In a mature signal-integrity department, where full ringing and crosstalk analyses are run on each pcb, expect to find about one signal-integrity specialist for every five digital-circuit designers. A large, well-organized department has individuals who specialize in model-building, chip-level packaging, connectors, and so forth.
13.2.1 How Much Modeling Do You Need?
The extent of modeling required has to do with the risetime of your components, the distances your signals must traverse, and the accuracy required of the model.
For ordinary digital logic on fine-pitch pc- boards no more than 25 cm (10 inches) across, here are some generic guidelines for the required simulation complexity as a function of risetime.
When you add a new level of complexity, always compare the new simulation with your old one to see if it makes any difference. This is one way to determine when new levels of complexity are required.
13.2.2 What Happens After Parameter Extraction?
Once the electrical parameter extraction is complete, it's time to get down to simulation. When I write about signal-integrity simulations, I'm thinking about time-domain waveforms showing ringing, crosstalk, or ground bounce waveforms. These simulations may be produced using specialized signal-integrity analysis software from the major CAD vendors .
Signal-integrity simulations may be performed in either of two distinct modes. There's the what-if mode, intended for use by digital designers at the early stages of product architecture, and there's the post-processing mode, normally run after the conclusion of trace routing to validate the final design.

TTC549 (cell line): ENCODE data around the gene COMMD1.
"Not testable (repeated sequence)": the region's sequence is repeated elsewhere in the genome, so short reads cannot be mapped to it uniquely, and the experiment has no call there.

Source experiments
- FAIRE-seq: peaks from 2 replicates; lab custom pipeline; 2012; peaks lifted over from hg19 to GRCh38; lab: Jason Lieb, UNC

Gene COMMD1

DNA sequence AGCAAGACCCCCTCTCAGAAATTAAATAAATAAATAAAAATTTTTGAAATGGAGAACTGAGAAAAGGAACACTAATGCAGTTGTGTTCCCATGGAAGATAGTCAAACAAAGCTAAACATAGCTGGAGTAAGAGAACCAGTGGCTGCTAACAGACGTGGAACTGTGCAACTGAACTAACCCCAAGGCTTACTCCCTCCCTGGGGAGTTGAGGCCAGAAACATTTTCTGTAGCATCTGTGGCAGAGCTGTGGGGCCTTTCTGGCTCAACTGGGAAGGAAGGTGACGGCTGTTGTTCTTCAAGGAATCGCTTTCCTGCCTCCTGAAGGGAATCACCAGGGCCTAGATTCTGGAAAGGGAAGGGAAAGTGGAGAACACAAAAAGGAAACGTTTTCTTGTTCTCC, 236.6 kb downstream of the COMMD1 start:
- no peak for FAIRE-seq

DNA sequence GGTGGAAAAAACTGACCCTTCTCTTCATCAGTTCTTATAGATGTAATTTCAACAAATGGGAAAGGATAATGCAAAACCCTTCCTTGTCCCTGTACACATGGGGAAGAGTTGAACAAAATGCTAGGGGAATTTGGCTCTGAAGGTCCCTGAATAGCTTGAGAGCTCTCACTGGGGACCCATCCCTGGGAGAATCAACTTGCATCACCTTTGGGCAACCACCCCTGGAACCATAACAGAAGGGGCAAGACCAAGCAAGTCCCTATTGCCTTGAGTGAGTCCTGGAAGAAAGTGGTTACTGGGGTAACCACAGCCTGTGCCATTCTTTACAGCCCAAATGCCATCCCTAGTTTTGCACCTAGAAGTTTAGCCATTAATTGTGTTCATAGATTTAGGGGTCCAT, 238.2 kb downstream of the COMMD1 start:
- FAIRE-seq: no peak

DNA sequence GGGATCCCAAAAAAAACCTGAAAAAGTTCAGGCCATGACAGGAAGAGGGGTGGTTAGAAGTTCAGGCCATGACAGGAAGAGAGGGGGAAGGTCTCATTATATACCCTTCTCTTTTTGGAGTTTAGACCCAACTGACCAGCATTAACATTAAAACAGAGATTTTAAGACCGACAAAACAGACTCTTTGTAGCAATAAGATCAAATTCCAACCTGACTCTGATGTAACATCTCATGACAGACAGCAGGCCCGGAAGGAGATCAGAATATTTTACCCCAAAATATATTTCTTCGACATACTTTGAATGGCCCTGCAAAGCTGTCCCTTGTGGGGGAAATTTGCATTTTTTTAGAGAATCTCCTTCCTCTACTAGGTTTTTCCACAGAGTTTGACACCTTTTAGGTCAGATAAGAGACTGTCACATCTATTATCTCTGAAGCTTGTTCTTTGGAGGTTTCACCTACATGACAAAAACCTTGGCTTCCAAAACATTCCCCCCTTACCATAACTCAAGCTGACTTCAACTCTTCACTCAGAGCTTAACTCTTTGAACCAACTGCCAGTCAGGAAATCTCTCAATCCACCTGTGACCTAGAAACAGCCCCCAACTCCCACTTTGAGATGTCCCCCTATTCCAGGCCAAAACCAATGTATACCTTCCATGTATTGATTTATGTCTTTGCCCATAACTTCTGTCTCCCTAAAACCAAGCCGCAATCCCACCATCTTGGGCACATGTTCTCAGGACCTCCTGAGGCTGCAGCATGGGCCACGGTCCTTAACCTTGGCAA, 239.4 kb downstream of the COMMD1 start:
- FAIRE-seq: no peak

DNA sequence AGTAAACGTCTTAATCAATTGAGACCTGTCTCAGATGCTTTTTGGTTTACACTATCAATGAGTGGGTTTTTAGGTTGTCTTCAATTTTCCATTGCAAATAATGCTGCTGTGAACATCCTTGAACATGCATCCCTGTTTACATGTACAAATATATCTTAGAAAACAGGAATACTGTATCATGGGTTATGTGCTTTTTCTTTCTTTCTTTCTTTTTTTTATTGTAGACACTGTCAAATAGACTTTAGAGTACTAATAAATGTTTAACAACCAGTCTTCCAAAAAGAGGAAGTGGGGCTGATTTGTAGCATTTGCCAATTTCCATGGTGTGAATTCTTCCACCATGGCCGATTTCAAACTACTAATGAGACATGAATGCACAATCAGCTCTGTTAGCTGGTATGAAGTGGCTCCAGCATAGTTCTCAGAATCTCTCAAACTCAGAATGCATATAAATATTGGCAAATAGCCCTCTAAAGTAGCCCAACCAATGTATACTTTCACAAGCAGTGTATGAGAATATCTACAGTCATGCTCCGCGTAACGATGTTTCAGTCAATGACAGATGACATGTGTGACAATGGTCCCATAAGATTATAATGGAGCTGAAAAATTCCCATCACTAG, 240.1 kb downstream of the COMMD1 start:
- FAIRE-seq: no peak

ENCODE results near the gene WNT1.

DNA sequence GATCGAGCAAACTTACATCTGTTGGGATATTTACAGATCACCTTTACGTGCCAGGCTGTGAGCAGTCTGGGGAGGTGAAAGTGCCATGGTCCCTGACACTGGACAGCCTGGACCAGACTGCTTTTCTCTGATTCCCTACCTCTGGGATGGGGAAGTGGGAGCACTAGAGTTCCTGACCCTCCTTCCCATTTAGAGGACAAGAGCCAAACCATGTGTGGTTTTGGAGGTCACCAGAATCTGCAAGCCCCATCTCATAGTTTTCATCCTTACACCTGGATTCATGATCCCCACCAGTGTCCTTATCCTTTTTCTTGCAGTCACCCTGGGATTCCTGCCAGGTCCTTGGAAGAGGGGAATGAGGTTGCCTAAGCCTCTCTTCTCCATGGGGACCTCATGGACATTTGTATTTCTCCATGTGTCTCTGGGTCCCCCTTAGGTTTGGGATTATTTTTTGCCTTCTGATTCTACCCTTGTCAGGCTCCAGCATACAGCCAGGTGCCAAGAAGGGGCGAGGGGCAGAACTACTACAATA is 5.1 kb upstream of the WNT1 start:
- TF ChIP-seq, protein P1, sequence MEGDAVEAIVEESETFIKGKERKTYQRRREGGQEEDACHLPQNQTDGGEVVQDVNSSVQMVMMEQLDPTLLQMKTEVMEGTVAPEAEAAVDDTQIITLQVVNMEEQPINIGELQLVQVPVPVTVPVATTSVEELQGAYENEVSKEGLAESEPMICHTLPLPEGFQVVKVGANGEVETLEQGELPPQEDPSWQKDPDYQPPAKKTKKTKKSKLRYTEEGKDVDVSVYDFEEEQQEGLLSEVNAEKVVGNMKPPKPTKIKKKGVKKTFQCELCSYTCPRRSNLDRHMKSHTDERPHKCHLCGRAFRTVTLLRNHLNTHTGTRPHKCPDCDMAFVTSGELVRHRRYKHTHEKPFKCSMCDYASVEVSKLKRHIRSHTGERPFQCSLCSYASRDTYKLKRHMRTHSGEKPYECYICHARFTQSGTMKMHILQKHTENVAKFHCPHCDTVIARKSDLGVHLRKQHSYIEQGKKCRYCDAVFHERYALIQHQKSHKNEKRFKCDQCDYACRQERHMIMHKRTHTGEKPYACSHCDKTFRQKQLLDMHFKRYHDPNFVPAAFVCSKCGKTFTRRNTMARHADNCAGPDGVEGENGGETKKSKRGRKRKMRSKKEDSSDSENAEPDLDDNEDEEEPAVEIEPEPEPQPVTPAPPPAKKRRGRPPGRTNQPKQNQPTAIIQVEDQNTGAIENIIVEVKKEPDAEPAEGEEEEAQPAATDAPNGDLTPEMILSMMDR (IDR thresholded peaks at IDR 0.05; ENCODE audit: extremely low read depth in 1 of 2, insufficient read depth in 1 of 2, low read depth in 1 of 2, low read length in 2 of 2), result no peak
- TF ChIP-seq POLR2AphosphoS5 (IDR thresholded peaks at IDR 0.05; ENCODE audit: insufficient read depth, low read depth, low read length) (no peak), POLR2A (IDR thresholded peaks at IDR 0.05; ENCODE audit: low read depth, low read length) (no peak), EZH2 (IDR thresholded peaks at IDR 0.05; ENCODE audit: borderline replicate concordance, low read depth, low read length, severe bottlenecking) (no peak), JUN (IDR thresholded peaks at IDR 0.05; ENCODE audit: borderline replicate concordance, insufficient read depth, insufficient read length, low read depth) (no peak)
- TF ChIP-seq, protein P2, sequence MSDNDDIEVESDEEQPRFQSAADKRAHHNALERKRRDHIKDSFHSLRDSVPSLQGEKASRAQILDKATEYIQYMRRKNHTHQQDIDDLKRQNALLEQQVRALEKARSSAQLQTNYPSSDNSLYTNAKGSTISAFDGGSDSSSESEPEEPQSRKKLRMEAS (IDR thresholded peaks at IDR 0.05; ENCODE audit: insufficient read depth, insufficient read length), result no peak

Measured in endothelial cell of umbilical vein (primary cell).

Tools developed for what-if analysis should include a comfortable schematic capture interface, a broad library of standard parts , and a good help system. These are the tools to which every digital designer should have unimpeded access. These tools typically produce individual time-domain waveforms or overlays of multiple simulation runs, which the designer evaluates by hand.
Tools developed for post-processing analysis should include extensive support for library management, flexible reporting, and good integration with your pcb layout system. These tools compute time-domain results for the thousands of nets on your board in a batch-processing mode. Taking data directly from the finished layout, a post-processing tool will simulate every net, computing the complete received waveform at every node, using every possible combination of drivers. On a big board, the volume of output from a post-processing tool can be overwhelming.